10- Learning from his 2006 failure to consider the Futures tour, Sirak picks Song-Hee Kim for Rookie of the Year. I’ll agree Song-Hee is the favorite but not a cinch for the title.
11- Michelle’s recent wrist injury and poor play tell me she won’t get that first win in 2007. I still believe Michelle will be a superstar. That is if she doesn’t aggravate her wrist injuries into something far worse.
The LPGA took the birthdays out of all the player profiles online and their media guidebook. Maybe the over 40 players didn’t want their birth years listed as earlier than 1968. What woman wants to admit being over 39? Cue the sarcastic laughter.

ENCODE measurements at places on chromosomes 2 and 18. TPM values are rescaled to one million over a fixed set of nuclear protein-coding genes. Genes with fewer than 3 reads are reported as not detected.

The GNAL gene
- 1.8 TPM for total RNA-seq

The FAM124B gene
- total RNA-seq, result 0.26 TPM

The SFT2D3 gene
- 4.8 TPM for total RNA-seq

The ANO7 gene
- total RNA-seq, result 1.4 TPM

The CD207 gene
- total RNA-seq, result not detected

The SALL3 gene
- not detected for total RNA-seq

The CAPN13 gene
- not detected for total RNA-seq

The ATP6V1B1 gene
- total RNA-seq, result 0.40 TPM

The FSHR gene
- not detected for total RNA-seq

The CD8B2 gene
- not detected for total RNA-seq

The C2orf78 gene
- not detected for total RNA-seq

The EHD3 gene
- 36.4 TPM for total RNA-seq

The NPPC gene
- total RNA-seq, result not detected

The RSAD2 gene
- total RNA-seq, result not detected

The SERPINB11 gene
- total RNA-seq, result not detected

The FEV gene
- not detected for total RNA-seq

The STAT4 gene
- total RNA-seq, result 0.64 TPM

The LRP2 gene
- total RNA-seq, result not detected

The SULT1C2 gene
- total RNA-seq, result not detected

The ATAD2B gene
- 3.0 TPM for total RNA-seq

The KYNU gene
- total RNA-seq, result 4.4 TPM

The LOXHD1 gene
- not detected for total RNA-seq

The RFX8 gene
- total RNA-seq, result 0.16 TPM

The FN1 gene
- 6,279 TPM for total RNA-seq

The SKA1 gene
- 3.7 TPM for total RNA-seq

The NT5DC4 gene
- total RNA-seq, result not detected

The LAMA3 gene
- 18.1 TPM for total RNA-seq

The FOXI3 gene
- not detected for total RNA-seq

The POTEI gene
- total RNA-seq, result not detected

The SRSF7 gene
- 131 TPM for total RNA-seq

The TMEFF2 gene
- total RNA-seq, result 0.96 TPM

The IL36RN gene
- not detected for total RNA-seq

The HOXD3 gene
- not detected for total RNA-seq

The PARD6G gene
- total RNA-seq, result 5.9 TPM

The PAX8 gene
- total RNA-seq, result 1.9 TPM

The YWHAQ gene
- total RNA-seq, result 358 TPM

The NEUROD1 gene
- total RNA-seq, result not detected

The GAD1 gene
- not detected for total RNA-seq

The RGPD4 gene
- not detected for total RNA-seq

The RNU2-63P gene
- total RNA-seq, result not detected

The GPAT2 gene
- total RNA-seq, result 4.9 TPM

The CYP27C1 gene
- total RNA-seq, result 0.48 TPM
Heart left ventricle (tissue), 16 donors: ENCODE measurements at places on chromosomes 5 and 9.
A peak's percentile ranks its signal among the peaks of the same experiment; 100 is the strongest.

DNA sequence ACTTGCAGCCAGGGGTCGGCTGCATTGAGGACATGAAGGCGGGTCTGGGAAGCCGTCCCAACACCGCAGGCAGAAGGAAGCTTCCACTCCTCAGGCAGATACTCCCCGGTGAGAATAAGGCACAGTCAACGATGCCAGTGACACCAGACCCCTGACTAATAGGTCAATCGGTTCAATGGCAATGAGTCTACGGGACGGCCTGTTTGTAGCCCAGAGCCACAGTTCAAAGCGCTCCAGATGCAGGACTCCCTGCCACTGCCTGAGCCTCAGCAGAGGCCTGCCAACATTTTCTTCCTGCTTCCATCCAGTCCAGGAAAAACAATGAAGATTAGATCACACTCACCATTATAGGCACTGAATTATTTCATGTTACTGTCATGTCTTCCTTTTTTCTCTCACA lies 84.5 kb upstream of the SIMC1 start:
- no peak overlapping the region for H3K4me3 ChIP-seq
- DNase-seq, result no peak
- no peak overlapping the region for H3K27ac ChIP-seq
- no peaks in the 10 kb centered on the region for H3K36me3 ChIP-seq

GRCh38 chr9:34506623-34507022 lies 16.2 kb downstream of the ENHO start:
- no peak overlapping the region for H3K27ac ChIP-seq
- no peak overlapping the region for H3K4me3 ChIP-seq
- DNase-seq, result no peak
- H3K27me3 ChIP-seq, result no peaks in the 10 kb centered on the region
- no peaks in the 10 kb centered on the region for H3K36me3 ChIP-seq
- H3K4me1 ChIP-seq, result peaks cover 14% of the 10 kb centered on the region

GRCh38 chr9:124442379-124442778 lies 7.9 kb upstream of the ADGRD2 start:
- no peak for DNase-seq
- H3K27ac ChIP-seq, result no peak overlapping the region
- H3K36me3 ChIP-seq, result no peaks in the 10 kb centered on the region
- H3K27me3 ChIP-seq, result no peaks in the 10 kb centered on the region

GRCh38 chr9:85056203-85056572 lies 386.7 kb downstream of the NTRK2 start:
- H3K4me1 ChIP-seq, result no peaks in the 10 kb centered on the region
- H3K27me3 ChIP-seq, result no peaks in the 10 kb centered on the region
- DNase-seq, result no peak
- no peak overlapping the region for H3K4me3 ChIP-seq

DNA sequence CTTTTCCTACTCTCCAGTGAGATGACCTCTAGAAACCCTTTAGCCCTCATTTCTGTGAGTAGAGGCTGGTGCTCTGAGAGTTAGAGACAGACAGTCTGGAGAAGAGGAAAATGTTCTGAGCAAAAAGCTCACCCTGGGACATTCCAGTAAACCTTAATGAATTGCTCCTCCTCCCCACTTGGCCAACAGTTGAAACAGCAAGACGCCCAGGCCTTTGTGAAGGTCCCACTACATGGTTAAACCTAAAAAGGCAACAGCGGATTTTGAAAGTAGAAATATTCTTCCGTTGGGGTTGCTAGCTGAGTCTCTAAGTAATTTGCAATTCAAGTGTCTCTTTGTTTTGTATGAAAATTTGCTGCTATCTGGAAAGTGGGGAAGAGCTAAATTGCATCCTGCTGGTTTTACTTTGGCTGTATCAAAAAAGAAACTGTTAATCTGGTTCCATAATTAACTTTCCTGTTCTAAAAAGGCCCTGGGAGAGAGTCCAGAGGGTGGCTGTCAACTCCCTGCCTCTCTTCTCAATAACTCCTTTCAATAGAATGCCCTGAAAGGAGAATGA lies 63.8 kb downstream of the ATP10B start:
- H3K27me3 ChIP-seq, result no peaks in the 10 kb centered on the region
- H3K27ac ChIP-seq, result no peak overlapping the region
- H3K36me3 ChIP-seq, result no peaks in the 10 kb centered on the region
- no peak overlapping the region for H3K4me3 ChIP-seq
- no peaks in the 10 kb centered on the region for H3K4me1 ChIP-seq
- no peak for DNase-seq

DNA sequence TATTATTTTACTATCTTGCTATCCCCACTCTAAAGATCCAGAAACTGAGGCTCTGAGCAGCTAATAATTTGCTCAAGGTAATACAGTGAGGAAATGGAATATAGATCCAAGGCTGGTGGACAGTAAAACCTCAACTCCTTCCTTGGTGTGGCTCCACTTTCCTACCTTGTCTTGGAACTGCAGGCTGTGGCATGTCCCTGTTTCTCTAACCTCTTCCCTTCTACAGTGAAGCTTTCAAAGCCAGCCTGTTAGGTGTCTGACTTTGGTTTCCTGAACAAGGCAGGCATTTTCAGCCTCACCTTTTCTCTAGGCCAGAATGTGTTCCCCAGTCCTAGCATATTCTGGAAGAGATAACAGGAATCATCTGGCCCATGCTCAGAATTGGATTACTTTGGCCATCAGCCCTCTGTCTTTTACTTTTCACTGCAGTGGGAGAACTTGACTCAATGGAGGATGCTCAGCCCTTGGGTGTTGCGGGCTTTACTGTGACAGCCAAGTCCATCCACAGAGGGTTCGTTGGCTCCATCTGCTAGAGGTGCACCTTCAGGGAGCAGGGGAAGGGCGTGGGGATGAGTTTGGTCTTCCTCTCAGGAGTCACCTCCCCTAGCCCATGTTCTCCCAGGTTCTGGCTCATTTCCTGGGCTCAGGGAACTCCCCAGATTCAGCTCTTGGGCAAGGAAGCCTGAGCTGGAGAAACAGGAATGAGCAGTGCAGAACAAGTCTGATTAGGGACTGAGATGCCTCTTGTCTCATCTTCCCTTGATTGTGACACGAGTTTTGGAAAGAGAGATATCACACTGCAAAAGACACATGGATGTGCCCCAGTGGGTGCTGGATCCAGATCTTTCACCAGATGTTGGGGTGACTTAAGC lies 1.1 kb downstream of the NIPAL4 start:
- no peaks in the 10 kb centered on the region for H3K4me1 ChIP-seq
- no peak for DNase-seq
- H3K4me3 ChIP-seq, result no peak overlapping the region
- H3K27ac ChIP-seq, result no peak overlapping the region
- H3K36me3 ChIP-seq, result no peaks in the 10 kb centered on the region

I think that wraps things up. Oh LPGA fans like wine by the way. Then why haven’t I had a drink in over four years?